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Anglers have many fishing rods to choose from. Where you find fish in the water column will decide what type of rod and line you
should use. Use medium to medium heavy action spinning or bait casting rods with
6-12 pound test monofilament or braided line. Higher rated line is often used when
fishing next to boat docks or flooded timber. Seven to ten feet trolling rods combined with planer boards can be used to spread lures out behind the boat to find scattered schools of fish. Fly rods are another option.
Popular lures and bait to successfully catch hybrid striped
bass are crankbaits, rattle traps, spoons, top water lures, jerk baits, soft
plastics including twister tails or swim baits, hair jigs and live baits, such
as fathead minnows.
White, silver or fire tiger color lures are often used to match
baitfish or to have a lure that sticks out in a school of baitfish. Lure size
and shape should mimic what hybrid striped bass are eating that day. At times,
hybrid striped bass can be very picky toward a specific size baitfish.
Other times lure size and color doesn’t matter if the angler places the
lure close to the fish. Use live bait fished on the bottom or suspended
from a bobber.
Ways to catch hybrid striped bass vary from using expensive sonar units to find deep water baitfish schools while trolling, to using a bobber and minnow off a fishing jetty. The key to success for any technique is to find their food source. Shad and minnow species in streams will gather in areas where moving water creates current seams. Where many habitat types come together in a lake, like creek channels surrounded by flats covered with standing timber or stumps, baitfish will use the flooded trees and surrounding areas as cover from predators and to feed. Target windblown lake shorelines that make a mud line which confuses baitfish and provides an advantage for predator species like hybrid striped bass.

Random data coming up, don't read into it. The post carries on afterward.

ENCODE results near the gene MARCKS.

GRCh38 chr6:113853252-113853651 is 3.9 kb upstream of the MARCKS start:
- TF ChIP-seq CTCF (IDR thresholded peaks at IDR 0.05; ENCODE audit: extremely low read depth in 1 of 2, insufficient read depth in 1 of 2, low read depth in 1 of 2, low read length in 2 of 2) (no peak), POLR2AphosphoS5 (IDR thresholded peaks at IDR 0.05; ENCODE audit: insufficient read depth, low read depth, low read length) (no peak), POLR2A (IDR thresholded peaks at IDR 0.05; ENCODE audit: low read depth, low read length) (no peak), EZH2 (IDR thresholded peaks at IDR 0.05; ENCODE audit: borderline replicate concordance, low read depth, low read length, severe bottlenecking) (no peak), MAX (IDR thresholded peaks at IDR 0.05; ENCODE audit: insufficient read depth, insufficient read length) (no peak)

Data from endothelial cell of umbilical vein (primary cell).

Cast jigs, swim baits or crankbaits near shore or where fish are breaking the water’s surface while feeding in the spring. If you can’t find active fish in shallow areas, work jigs or jerk baits around standing timber near the creek channel.
The best fishing during summer months is usually at sunrise and sunset or during cloudy or foggy days when baitfish move towards the surface to eat zooplankton. Cast top water lures, spoons, crankbaits or soft plastic jigs into schools of baitfish breaking the surface. When surface feeding stops, let your jig sink before you start your retrieve as hybrid striped bass pick off baitfish that were wounded by their pointed operculum (gill cover). Continue to search for the next school of baitfish to surface. During the day when no surface activity is being seen, troll crankbaits and spoons while watching your depth finder to find schools of suspended baitfish with hybrid striped bass nearby. As fall gets closer to winter, baitfish will be suspended in deep water. Vertical jig with spoons or jigs around schools of baitfish while watching your depth finder. On rivers, find hybrid striped bass in the deepest holes on outside bends or below dams. Cast jigs tipped with soft plastics or minnows to the edges of current seams.